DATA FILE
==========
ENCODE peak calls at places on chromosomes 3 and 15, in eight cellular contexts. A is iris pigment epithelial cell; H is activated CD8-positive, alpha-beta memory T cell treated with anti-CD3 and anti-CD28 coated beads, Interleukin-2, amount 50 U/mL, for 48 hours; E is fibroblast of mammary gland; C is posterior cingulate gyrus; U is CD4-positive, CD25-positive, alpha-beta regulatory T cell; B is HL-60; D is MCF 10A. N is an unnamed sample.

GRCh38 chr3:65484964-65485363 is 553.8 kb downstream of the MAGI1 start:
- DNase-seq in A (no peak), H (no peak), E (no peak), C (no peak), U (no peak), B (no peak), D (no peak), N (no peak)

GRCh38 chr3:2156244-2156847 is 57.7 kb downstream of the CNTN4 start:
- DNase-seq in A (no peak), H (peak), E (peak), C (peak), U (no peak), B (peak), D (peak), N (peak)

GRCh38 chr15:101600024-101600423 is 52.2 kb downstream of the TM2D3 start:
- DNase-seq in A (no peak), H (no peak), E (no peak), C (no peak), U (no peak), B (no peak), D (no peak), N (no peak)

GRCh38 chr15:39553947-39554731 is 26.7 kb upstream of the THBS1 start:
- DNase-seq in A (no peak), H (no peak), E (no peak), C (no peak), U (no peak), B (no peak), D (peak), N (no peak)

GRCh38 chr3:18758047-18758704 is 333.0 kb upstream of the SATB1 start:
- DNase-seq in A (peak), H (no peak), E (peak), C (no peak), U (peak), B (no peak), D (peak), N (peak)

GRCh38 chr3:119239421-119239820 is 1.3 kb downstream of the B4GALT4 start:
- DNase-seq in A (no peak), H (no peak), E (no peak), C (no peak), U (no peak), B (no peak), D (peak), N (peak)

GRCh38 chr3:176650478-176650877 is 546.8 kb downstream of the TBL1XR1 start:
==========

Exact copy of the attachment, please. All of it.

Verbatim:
ENCODE peak calls at places on chromosomes 3 and 15, in eight cellular contexts. A is iris pigment epithelial cell; H is activated CD8-positive, alpha-beta memory T cell treated with anti-CD3 and anti-CD28 coated beads, Interleukin-2, amount 50 U/mL, for 48 hours; E is fibroblast of mammary gland; C is posterior cingulate gyrus; U is CD4-positive, CD25-positive, alpha-beta regulatory T cell; B is HL-60; D is MCF 10A. N is an unnamed sample.

GRCh38 chr3:65484964-65485363 is 553.8 kb downstream of the MAGI1 start:
- DNase-seq in A (no peak), H (no peak), E (no peak), C (no peak), U (no peak), B (no peak), D (no peak), N (no peak)

GRCh38 chr3:2156244-2156847 is 57.7 kb downstream of the CNTN4 start:
- DNase-seq in A (no peak), H (peak), E (peak), C (peak), U (no peak), B (peak), D (peak), N (peak)

GRCh38 chr15:101600024-101600423 is 52.2 kb downstream of the TM2D3 start:
- DNase-seq in A (no peak), H (no peak), E (no peak), C (no peak), U (no peak), B (no peak), D (no peak), N (no peak)

GRCh38 chr15:39553947-39554731 is 26.7 kb upstream of the THBS1 start:
- DNase-seq in A (no peak), H (no peak), E (no peak), C (no peak), U (no peak), B (no peak), D (peak), N (no peak)

GRCh38 chr3:18758047-18758704 is 333.0 kb upstream of the SATB1 start:
- DNase-seq in A (peak), H (no peak), E (peak), C (no peak), U (peak), B (no peak), D (peak), N (peak)

GRCh38 chr3:119239421-119239820 is 1.3 kb downstream of the B4GALT4 start:
- DNase-seq in A (no peak), H (no peak), E (no peak), C (no peak), U (no peak), B (no peak), D (peak), N (peak)

GRCh38 chr3:176650478-176650877 is 546.8 kb downstream of the TBL1XR1 start: